Former AFL star Rhys Palmer is reportedly in a critical condition after a motorbike accident in Perth last night. The former Fremantle and Carlton player was riding in Perth last night with his partner on the back of the bike when they were hit at an intersection. Nine News Perth reported the 30-year-old is in a critical condition in the intensive care unit of Royal Perth Hospital after requiring surgery. Palmer plays for Swan Districts Football Club and the team’s operations manager Phil Smart said he had visited Palmer in hospital this morning and revealed he’d been placed in a coma, according to Perth Now, after having his spleen removed and losing a lot of blood. “It’s more positive than it was last night, but he still has a fair way to go,” Mr Smart said. “They (doctors) said he had been responsive to different things.” It is understood his passenger was not badly hurt. Palmer plays in the WAFL for Swan Districts and the club issued a statement this morning about the crash. “The club is of the understanding that Rhys was driving the motorbike and was not to blame for the accident,” the statement said. “It must be noted that the accident was not related to any of the events of the previous 48 hours.” Former AFL star hurls shoe onto race track Swan Districts Chief Executive Jeff Dennis said his thoughts are with Palmer, his partner and their families. “The health and wellbeing of Rhys and his passenger is of utmost importance to the club,” he said. “There is no consideration of anything else at this point in time.” The news comes a day after Palmer was involved in a bizarre incident at the harness racing at Gloucester Park, where his shoes were “thrown” at a horse mid-race. Footage from a race showed the trotters making their way down the straight before getting the final lap underway when a shoe can be seen hurling through the air before landing on the track. Palmer issued a statement late yesterday saying he had been “wrestling” with a mate when the shoe was flung, and apologised for the incident. “No shoe was deliberately thrown at a horse during any race and I have the utmost respect for the racing community and all those involved,” he wrote. “It was simply unfortunate timing. I was having a light hearted wrestle with a young teammate, oblivious to what was happening around us. “What transpired was a shoe being thrown which unbeknown to us was unfortunately at the same time the horses had made their way around the course.” Palmer won the 2008 NAB rising star and made a name for himself as a member of the Fremantle Dockers before joining the GWS Giants. After being delisted by Carlton following the 2017 season, Palmer returned to Western Australia where he signed with the Swan Districts in the West Australian Football League. The club struggled throughout the 2018 season finishing eighth on the ladder of nine teams and winning only six out of 18 games. Reprinted with permission of News.com.au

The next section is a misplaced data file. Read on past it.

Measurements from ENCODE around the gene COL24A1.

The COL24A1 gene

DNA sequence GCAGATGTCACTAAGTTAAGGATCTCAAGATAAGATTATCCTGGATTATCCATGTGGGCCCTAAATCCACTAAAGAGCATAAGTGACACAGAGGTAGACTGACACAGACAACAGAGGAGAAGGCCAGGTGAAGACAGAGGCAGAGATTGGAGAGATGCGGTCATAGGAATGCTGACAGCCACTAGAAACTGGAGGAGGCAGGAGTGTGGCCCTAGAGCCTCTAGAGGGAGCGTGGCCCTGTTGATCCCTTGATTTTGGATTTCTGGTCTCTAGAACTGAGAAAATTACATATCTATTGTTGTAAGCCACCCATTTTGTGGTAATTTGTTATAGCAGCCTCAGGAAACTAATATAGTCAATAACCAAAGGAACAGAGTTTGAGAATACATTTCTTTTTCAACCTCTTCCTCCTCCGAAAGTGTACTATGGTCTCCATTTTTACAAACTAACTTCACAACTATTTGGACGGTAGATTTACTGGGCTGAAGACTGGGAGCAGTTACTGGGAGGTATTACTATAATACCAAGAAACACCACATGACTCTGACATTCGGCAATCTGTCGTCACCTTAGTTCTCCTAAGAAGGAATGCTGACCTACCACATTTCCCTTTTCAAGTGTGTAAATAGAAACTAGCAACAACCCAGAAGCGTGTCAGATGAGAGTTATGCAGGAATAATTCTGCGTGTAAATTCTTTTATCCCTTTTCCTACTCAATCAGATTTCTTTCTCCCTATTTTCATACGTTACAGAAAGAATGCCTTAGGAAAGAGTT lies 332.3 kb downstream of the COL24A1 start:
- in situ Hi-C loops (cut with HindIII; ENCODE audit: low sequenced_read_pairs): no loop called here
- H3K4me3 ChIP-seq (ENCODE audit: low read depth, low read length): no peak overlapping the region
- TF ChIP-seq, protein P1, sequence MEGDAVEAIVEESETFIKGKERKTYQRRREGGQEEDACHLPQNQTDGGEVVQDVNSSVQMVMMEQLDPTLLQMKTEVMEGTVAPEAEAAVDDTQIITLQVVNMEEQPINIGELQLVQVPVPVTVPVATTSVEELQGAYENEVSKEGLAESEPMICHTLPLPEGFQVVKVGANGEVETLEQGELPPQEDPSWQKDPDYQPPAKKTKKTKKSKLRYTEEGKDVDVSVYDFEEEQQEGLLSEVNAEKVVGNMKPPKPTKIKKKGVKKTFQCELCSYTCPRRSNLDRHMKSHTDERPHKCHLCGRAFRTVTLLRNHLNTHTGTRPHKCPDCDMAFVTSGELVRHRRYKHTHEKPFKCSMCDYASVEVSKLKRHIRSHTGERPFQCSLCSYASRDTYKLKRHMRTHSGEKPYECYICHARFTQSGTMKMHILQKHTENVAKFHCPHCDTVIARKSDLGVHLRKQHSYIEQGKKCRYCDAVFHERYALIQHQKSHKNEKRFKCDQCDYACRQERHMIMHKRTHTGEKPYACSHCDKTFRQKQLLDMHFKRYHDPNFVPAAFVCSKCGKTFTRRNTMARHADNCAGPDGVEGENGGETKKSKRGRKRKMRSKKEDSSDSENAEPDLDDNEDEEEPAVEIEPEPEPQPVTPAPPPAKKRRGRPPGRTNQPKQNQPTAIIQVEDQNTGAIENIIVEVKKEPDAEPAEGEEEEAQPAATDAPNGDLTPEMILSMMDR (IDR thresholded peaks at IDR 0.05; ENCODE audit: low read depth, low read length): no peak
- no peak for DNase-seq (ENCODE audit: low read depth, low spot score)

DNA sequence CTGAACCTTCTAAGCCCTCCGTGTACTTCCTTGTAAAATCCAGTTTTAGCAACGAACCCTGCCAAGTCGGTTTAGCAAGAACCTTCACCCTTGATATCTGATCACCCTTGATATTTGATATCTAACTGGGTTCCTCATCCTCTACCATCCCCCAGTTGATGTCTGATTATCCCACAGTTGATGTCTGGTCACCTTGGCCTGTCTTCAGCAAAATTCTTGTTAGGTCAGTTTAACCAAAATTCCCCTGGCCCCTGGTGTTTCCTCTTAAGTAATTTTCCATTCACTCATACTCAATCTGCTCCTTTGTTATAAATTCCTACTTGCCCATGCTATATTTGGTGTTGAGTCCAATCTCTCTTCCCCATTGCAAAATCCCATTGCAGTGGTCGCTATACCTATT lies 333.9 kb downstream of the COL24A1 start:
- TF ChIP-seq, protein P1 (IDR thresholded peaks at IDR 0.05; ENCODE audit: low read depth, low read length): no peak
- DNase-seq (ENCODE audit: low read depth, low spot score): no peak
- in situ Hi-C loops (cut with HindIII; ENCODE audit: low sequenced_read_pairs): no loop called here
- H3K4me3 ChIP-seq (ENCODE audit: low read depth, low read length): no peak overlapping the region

Former Kiwi pacer Shelby Bromac turned around a disappointing heat run to win the $75,000 Tasmania Cup harness racing final in Hobart on Saturday night. Now trained in Victoria by David Aiken, Shelby Bromac was confidently driven by junior reinswoman Kima Frenning to land a decisive victory over War Dan and Star Chamber. The two favourites, Sicario and Scooterwillrev, both missed the start and took virtually no part in the race while co-backmarker Harjeet faded after a torrid run. Shelby Bromac had been unbeaten in Australia until he missed a place in his Tasmania Cup heat in a performance that Frenning said left connections "scratching our heads." "We made a few gear changes and, because he didn't pace great last week, I drove him aggressively tonight to find the fence," she said. Frenning went forward three wide early to find the death and rolled to the lead with 1-1/2 laps to go. Shelby Bromac looked to control the race from then on but War Dan closed strongly late to get within 1.7m on the line, with Star Chamber 6m further back after another gallant run. ............................................................. VICTORIAN favourite Enchanted Stride sat in the death to win the $30,000 Tasmanian Oaks - but only just. The David Miles-trained and driven filly took until the last stride to run down local Spoilt Sport whose driver Alex Ashwood tried to pinch the race coming off the back straight. "The second horse went super but my filly was great because the race wasn't run to suit her style," Miles said. "It's not her go not to have a helmet in front of her." ...................................................... OATLANDS trainer-driver Matthew Cooper was overjoyed after his class mare Call Her Julie outstayed her rivals in the $20,000 George Johnson. "This is my biggest thrill in harness racing," said Cooper who also owns the seven-year-old. Call Her Julie settled near the rear but sustained a strong three wide run over the last lap to score by 4m. .................................................... DEVONPORT-owned Max Delight gave trainer David Aiken a feature double when he made a one-act affair of the $30,000 Tasmanian Derby as $1.04 favourite. By Greg Mansfield Reprinted with permission of The Examiner